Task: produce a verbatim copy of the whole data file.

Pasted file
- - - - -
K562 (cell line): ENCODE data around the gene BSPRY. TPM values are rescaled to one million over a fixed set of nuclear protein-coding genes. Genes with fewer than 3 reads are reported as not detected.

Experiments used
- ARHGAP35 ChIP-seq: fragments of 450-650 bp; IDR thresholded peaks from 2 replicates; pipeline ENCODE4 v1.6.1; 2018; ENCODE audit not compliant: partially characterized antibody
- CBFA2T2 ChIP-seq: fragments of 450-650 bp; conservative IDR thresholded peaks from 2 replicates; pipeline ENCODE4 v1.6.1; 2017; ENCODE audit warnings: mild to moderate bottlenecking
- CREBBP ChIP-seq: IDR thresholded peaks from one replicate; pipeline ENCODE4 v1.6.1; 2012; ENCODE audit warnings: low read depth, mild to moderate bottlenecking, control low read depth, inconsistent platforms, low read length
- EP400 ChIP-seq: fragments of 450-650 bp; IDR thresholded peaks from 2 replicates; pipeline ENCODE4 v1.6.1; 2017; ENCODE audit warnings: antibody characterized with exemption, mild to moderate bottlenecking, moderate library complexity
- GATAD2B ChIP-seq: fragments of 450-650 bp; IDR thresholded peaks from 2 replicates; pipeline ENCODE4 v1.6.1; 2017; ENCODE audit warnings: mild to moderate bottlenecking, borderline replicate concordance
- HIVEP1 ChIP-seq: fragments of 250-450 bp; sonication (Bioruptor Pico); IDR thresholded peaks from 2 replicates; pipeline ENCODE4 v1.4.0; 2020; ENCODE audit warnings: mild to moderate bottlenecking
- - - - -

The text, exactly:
K562 (cell line): ENCODE data around the gene BSPRY. TPM values are rescaled to one million over a fixed set of nuclear protein-coding genes. Genes with fewer than 3 reads are reported as not detected.

Experiments used
- ARHGAP35 ChIP-seq: fragments of 450-650 bp; IDR thresholded peaks from 2 replicates; pipeline ENCODE4 v1.6.1; 2018; ENCODE audit not compliant: partially characterized antibody
- CBFA2T2 ChIP-seq: fragments of 450-650 bp; conservative IDR thresholded peaks from 2 replicates; pipeline ENCODE4 v1.6.1; 2017; ENCODE audit warnings: mild to moderate bottlenecking
- CREBBP ChIP-seq: IDR thresholded peaks from one replicate; pipeline ENCODE4 v1.6.1; 2012; ENCODE audit warnings: low read depth, mild to moderate bottlenecking, control low read depth, inconsistent platforms, low read length
- EP400 ChIP-seq: fragments of 450-650 bp; IDR thresholded peaks from 2 replicates; pipeline ENCODE4 v1.6.1; 2017; ENCODE audit warnings: antibody characterized with exemption, mild to moderate bottlenecking, moderate library complexity
- GATAD2B ChIP-seq: fragments of 450-650 bp; IDR thresholded peaks from 2 replicates; pipeline ENCODE4 v1.6.1; 2017; ENCODE audit warnings: mild to moderate bottlenecking, borderline replicate concordance
- HIVEP1 ChIP-seq: fragments of 250-450 bp; sonication (Bioruptor Pico); IDR thresholded peaks from 2 replicates; pipeline ENCODE4 v1.4.0; 2020; ENCODE audit warnings: mild to moderate bottlenecking